First trip to deep water was successful

CATEGORIES: Field Blog/News, News

Day 2 part 2

While the others were collecting their third lake core, Al head to the beach in Sanden Bay to look for monster A. islandica shells that tend to wash up to the beach from the shallow water. He was able to find a good haul of big shells, many of which were articulated (both valves still attached). We will use these “dead” shells to extend the master shell growth chronology that Maddie has been constructing.



Shells spotted by Al along the beach.

As the weather was perfect and the seas flat, Maddie, Claire, Michael C., and Al headed out to deep water in search of A. islandica. We departed Thorleif’s dock about 17:00 and steamed due north for 30 minutes. Maddie identified a sandy depositional region to sample based on our small bit of success last year and she guided Thorleif to the coordinates. We put out the dredge in about 75 fathoms of water (1 fathom = 6 ft or 1.83 m) and after about 20 minutes we brought it back to the surface. We were delighted (Al gave Thorlief a high-5; he reciprocated!) to find our largest (44 mm in height) live A. islandica from deep water. Also, about 10 dead single shell valves were collected. We certainly were in the right sediment type (sandy shell hash), but at 137m deep and strong tidal currents, these clams are hard to find! Although we did a few more tows we did not find any other live shells. As we headed back to our base, the sunset did not let us down! While we were “working,” Julie and Mike R. made an awesome spaghetti dinner with a reindeer meat sauce. Yum. We started eating at 21:30. Our sense of time is a bit blurred in the Arctic.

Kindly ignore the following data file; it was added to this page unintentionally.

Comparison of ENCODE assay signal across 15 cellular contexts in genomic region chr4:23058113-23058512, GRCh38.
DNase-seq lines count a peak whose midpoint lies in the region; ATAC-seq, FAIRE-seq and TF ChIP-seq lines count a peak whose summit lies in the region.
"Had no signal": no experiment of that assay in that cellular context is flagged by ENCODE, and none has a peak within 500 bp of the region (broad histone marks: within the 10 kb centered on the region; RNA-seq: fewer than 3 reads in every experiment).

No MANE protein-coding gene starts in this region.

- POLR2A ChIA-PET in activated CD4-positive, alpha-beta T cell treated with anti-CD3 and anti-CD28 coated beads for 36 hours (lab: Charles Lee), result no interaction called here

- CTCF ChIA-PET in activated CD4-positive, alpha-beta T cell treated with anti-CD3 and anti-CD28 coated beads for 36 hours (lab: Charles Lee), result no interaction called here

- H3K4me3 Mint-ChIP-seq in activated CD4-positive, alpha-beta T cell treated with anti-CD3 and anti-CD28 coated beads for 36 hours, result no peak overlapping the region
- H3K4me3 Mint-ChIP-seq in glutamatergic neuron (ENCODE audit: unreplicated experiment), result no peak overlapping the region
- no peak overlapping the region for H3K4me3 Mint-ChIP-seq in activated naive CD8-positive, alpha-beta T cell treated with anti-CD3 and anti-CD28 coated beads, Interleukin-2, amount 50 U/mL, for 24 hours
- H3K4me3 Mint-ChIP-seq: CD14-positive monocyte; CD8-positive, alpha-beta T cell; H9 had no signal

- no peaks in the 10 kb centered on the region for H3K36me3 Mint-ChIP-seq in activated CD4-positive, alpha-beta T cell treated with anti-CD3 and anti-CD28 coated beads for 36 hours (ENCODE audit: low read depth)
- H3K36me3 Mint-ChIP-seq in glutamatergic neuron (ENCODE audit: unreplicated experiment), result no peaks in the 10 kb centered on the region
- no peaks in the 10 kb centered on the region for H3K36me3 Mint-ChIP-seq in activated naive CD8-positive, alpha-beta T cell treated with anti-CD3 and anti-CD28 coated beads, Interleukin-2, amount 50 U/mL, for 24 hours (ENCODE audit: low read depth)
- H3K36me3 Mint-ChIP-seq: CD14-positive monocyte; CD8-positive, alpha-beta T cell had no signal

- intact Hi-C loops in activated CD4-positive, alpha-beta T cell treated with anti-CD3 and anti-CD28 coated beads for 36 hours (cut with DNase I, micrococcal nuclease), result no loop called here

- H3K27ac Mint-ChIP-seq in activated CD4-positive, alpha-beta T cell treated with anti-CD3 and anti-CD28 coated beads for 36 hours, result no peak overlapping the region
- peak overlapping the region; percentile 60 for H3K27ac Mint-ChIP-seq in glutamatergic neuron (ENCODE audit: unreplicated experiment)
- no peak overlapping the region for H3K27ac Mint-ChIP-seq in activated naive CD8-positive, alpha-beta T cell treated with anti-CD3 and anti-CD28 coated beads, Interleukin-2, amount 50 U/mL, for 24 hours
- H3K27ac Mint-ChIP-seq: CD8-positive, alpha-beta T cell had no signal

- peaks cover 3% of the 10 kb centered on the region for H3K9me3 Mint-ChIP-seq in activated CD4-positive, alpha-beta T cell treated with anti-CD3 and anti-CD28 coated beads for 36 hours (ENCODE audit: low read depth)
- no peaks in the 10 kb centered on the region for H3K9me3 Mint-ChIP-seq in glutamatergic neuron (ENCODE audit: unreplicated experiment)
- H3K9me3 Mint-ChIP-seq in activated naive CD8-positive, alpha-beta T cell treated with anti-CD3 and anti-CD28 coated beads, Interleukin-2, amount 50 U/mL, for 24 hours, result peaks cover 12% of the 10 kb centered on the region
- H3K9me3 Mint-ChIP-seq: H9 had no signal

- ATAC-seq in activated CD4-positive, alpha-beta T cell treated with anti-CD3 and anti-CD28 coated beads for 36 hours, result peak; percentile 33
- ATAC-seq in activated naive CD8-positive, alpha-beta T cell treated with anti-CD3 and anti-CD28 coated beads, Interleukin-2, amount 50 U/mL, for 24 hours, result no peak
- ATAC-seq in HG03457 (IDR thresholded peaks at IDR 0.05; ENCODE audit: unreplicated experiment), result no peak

Deepwater Arctica (77 fathoms). Biggest one we have found in deep waters!


The only waves on the sea were those made by the boat.


Sunset at Ingøya.


Michael and Al monitoring the dredge line.

Day 3 part 1 (Sunday)

OK- maybe Al’s watch and phone clock was wrong, but apparently he slept in until 10:00. Mike R. had coffee ready shortly after 07:00, but Al never showed– strange behavior for sure. The beautiful weather of yesterday moved out slowly and was replaced by a dense fog and light rain (i.e., perfect sleeping weather). We used this morning to give “science updates” to the group. Maddie talked about her ongoing shell/paleoclimate work; Mike R. provided the context for his sea level work in Finmark and gave us a peak at his relative sea level curve for Ingoya for the mid-to-late Holocene. Michael C. presented work on A. islandica densities in Sanden Bay and “gaping” results from the lander experiment (work with Irene B-A, and Rob Witbaard). Although this was intended to get Claire and Sam up to date, we all learned much! As this blog is being written, there is an apple cake in the oven for Thorleif’s birthday! Thanks Julie!